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Police forced back to being High Street traffic wardens

Wednesday, 20th June 2012.

Illegal parking and driving in Haverhill High Street has been moved up the police agenda again by complaining residents.

Motorists will face another crackdown after a public meeting voted this as a police priority for the next three months.

The public forum of Haverhill Safer Neighbourhood Team, meeting on Monday night at the Days Inn Hotel, also voted for officers to concentrate on anti-social behaviour in Queen Street, and on rowdy groups of people leaving the town centre through the Chalkstone estate after 3am, causing a nuisance to residents.

High Street parking has been a police priority before, with hundreds of warnings and parking tickets being issued, to little effect.

The priority was ditched when it looked as though a pedestrianisation scheme was coming forward, involving barriers closing the street off to traffic completely from 10am to 4pm.

Since this fell through, residents have again called for greater enforcement of the current regulations restricting driving between those times, and of the double yellow lines.

Police chiefs have declared the pointlessness of enforcement unless there is a full street closure with barriers, and are know to be unhappy with officers spending time dishing out parking tickets instead of being on patrol.

But Monday's meeting, attended by more than 20 residents, including councillors, again raised the issue as a potential priority, and when it came to the voting it received the most votes.

The meeting divi9ded into groups to come up with issues needing attention, and John Burns, speaking for one of the groups expressed frstration that no one knew what was happening about High Street pedestrianisation.

"It's not just High Street, either," he said. "It's Queen Street and the lane from Queen Street to The Pightle.

"People complain of the possible illegal use of blue badges by relatives of blue badge holders. Cars are parked all over High Street and Queen Street and drivers use High Street as a rat run.

"We'd like to see a traffic warden brought back, or making it the responsibility of car park attendants to deal with it."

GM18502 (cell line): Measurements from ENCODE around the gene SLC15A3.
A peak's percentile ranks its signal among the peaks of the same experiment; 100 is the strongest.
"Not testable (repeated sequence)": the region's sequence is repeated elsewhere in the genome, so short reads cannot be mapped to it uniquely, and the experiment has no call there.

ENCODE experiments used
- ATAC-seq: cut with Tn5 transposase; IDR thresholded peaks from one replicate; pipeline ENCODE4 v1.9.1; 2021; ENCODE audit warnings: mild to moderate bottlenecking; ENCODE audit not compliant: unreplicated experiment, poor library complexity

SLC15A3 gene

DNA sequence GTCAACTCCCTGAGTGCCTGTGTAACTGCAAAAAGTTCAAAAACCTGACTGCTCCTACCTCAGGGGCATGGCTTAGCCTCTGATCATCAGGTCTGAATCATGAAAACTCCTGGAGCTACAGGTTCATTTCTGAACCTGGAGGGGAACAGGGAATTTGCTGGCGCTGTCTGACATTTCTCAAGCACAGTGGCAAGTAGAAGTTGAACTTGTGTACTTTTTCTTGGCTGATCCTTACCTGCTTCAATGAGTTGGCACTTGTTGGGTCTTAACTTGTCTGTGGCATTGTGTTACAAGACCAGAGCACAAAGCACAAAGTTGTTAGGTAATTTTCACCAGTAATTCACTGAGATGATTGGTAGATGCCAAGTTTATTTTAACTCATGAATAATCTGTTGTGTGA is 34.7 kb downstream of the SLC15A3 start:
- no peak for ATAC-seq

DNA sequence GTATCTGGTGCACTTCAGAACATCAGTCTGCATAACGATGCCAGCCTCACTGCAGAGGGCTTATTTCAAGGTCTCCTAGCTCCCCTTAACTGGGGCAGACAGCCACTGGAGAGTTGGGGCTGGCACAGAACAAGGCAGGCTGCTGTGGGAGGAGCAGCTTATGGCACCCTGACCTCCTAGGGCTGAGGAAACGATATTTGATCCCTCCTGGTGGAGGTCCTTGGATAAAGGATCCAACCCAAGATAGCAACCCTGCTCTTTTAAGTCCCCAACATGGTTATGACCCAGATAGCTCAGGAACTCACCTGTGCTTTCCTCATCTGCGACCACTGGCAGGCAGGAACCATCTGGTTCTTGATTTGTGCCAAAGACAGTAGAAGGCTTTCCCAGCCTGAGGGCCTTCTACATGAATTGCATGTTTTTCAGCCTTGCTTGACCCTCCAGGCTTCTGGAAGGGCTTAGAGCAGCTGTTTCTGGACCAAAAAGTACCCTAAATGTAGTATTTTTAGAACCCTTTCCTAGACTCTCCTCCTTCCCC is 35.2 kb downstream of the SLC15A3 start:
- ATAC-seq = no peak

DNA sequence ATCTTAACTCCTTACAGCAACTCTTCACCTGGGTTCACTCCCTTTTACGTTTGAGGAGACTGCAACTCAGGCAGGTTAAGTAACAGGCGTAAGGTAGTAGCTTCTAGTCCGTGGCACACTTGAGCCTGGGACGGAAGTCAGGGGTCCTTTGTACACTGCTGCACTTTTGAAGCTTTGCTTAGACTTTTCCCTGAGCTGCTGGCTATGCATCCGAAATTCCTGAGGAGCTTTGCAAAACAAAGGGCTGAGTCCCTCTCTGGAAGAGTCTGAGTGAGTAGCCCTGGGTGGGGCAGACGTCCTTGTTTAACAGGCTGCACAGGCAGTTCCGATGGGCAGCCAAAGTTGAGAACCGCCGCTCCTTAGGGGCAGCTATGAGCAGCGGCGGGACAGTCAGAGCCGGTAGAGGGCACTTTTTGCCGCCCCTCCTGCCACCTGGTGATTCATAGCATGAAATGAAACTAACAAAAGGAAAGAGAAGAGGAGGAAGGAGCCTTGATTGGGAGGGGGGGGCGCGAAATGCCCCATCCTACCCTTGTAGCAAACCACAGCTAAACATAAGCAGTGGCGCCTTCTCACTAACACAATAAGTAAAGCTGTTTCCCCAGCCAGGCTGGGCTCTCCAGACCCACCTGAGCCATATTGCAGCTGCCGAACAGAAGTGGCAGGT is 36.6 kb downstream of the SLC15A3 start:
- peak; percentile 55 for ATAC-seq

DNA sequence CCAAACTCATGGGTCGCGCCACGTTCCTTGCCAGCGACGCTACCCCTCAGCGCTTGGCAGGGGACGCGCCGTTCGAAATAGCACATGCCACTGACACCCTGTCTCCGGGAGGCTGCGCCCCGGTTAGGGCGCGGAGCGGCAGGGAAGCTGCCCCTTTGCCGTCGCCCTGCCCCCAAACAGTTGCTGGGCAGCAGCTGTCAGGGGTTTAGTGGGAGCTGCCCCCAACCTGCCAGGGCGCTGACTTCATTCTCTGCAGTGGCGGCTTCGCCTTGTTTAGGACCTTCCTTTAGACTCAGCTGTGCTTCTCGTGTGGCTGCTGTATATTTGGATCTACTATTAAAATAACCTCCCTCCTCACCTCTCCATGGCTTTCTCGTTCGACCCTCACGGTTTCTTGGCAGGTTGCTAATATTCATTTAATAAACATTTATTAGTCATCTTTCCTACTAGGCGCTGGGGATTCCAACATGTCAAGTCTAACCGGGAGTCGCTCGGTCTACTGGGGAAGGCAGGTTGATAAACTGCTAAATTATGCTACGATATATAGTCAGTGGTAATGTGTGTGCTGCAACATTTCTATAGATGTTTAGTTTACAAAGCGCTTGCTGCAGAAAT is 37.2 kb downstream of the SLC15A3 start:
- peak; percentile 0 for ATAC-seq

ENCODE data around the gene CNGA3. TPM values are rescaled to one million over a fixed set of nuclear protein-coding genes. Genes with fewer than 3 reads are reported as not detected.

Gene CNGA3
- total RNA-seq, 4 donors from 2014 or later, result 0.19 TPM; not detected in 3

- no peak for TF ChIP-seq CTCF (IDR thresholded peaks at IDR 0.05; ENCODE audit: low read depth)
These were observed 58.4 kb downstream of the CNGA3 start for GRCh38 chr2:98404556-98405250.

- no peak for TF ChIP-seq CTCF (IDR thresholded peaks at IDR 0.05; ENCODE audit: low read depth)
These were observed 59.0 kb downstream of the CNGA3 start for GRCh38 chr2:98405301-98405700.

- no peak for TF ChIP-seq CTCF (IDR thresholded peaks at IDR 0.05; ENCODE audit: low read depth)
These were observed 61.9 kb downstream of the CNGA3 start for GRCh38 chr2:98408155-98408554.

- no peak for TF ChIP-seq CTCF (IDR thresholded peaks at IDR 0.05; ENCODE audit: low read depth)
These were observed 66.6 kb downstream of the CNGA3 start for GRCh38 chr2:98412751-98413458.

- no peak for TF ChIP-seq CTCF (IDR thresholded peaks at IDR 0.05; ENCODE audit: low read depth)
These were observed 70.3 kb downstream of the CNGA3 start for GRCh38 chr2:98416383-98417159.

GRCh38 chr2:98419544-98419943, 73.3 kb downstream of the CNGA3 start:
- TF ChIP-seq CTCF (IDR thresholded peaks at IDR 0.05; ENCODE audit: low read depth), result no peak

Another group raised the same issue and also asked for the return of a traffic warden.

Suffolk Police Authority has dispensed with traffic wardens altogether, and Suffolk County Council has so far refused moves to de-criminalise parking so that an attendant or locally-employed warden could be given the power to hand out ticklets.

The other priorities were concerned with rowdy or abusive behaviour. One will look into allegations of anti-social behaviour by 15 to 18-year-olds in Queen Street, including harrassment, abuse, drug use and drug-dealing.

But those complaining also stressed to police they did not want the young people criminalised and urged that other solutions should be sought.

The third priority will address the concerns of residents on the Chalkstone estate about groups of people causing disturbance on their way home from the town centre after 3am.

There are now premises open to that time on Friday and Saturday nights and residents complained revellers were rowdy on their way home and woke residents up.

The three previous priorities were all discharged at the meeting. Action is being taken to create another entrance at Place Farm Primary School which it is hoped will alleviate the parking problems, described as 'inconsiderate' at the previous meeting.

Police had been unable to find much evidence of East Europeans drinking alcohol at the Aeroplane Park play area on the Chalkstone estate, and the third issue, the lack of a path on Chalkstone Way between the new football ground and Green Road, is the subject of a multi-agency meeting tomorrow.

Haverhill Online News

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